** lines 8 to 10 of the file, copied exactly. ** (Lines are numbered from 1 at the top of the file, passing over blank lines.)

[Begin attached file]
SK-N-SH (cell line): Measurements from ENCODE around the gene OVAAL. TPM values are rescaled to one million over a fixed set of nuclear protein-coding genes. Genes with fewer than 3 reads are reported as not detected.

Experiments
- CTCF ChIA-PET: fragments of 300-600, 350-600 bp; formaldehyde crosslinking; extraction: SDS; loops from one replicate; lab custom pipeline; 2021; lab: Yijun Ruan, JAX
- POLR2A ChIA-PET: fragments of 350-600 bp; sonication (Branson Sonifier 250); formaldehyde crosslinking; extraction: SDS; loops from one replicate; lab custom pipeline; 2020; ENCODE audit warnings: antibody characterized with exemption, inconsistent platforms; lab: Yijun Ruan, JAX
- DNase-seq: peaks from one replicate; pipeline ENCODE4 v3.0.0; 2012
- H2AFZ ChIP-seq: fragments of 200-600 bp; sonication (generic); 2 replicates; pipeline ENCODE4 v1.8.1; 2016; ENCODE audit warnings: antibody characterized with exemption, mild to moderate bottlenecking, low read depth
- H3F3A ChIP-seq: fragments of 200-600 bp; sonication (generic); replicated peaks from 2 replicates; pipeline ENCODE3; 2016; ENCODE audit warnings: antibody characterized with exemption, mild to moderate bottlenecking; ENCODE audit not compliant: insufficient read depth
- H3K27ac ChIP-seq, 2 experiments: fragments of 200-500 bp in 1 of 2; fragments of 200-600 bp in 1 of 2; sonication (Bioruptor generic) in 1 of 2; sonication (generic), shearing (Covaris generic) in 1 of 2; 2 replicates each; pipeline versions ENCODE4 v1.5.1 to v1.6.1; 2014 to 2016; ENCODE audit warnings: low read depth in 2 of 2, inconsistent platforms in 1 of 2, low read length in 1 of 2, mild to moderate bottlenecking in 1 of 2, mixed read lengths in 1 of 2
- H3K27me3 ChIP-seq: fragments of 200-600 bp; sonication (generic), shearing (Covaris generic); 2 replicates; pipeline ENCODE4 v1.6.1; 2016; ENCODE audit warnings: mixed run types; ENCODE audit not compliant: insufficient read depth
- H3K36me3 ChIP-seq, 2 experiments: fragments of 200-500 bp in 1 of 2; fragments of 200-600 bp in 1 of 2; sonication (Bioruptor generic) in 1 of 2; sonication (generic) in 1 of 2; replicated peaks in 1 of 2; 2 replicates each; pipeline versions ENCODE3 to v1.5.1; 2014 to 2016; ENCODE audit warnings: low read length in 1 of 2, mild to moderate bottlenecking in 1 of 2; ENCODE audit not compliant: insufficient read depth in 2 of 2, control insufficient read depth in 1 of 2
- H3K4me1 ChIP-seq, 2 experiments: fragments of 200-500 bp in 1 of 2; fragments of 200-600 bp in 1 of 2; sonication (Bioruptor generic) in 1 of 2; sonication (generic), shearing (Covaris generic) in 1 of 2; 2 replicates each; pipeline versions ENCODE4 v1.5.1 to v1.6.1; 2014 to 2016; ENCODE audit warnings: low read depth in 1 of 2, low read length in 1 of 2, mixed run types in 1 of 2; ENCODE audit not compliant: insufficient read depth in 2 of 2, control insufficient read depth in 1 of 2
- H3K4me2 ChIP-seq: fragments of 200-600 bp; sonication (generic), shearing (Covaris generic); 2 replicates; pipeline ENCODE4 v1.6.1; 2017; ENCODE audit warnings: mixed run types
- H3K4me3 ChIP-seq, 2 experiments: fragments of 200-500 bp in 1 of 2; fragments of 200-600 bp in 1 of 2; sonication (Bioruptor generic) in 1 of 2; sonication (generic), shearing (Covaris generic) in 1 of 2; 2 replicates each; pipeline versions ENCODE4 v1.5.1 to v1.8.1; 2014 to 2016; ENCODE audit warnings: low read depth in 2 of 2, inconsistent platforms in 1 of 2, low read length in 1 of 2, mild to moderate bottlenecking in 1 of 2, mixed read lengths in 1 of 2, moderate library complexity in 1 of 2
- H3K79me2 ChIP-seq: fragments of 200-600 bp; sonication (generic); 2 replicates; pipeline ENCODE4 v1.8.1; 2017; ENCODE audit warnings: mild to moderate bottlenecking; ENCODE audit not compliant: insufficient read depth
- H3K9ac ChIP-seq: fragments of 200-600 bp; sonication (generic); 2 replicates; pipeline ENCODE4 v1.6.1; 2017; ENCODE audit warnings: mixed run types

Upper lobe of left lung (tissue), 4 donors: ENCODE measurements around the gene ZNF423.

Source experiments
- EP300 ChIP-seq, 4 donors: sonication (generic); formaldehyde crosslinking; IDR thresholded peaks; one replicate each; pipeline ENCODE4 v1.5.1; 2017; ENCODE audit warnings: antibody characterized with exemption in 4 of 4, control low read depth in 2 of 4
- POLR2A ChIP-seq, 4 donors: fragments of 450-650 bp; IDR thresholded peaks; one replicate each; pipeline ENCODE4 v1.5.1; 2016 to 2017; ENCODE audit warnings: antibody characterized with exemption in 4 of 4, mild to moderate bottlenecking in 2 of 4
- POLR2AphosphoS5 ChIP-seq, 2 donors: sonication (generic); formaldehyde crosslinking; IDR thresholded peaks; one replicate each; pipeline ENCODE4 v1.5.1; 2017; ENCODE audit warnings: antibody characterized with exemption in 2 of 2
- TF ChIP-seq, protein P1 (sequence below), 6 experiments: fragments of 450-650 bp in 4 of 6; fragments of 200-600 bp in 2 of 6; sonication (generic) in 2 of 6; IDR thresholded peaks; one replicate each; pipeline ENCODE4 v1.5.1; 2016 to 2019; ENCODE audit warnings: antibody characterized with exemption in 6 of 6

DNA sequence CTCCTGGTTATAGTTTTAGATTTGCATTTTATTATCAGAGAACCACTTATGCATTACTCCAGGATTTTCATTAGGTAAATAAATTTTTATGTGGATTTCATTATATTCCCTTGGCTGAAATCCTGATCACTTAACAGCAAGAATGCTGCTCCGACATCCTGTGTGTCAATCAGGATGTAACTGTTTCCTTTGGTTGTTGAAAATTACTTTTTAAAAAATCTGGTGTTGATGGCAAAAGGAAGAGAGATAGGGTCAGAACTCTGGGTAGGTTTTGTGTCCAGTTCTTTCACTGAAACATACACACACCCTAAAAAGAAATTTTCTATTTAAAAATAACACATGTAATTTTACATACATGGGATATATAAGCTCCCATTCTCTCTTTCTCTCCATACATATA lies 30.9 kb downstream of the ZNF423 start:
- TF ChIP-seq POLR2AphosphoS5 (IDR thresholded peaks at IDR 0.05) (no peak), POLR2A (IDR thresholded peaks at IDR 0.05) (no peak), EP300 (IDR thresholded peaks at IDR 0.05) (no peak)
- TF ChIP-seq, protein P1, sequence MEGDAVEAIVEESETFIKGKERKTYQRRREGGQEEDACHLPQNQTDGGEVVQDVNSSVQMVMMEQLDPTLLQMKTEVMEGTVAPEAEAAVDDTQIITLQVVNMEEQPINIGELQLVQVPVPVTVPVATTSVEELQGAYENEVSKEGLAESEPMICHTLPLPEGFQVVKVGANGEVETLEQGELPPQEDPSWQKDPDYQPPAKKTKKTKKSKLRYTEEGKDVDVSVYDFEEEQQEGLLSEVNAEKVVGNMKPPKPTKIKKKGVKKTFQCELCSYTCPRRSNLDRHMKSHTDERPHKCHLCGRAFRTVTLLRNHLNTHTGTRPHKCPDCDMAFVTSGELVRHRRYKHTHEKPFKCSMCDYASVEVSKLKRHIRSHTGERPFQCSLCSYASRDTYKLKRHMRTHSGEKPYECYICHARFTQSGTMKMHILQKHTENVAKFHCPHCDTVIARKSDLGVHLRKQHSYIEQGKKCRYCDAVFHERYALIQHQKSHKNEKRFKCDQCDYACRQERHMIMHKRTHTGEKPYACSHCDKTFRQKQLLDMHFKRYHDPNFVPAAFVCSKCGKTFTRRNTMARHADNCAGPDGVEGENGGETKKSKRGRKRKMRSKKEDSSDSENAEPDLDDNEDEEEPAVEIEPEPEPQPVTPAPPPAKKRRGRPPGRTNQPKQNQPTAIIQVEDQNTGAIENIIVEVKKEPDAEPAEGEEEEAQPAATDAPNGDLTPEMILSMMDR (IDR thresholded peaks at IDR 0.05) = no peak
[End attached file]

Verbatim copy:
- H3K27ac ChIP-seq, 2 experiments: fragments of 200-500 bp in 1 of 2; fragments of 200-600 bp in 1 of 2; sonication (Bioruptor generic) in 1 of 2; sonication (generic), shearing (Covaris generic) in 1 of 2; 2 replicates each; pipeline versions ENCODE4 v1.5.1 to v1.6.1; 2014 to 2016; ENCODE audit warnings: low read depth in 2 of 2, inconsistent platforms in 1 of 2, low read length in 1 of 2, mild to moderate bottlenecking in 1 of 2, mixed read lengths in 1 of 2
- H3K27me3 ChIP-seq: fragments of 200-600 bp; sonication (generic), shearing (Covaris generic); 2 replicates; pipeline ENCODE4 v1.6.1; 2016; ENCODE audit warnings: mixed run types; ENCODE audit not compliant: insufficient read depth
- H3K36me3 ChIP-seq, 2 experiments: fragments of 200-500 bp in 1 of 2; fragments of 200-600 bp in 1 of 2; sonication (Bioruptor generic) in 1 of 2; sonication (generic) in 1 of 2; replicated peaks in 1 of 2; 2 replicates each; pipeline versions ENCODE3 to v1.5.1; 2014 to 2016; ENCODE audit warnings: low read length in 1 of 2, mild to moderate bottlenecking in 1 of 2; ENCODE audit not compliant: insufficient read depth in 2 of 2, control insufficient read depth in 1 of 2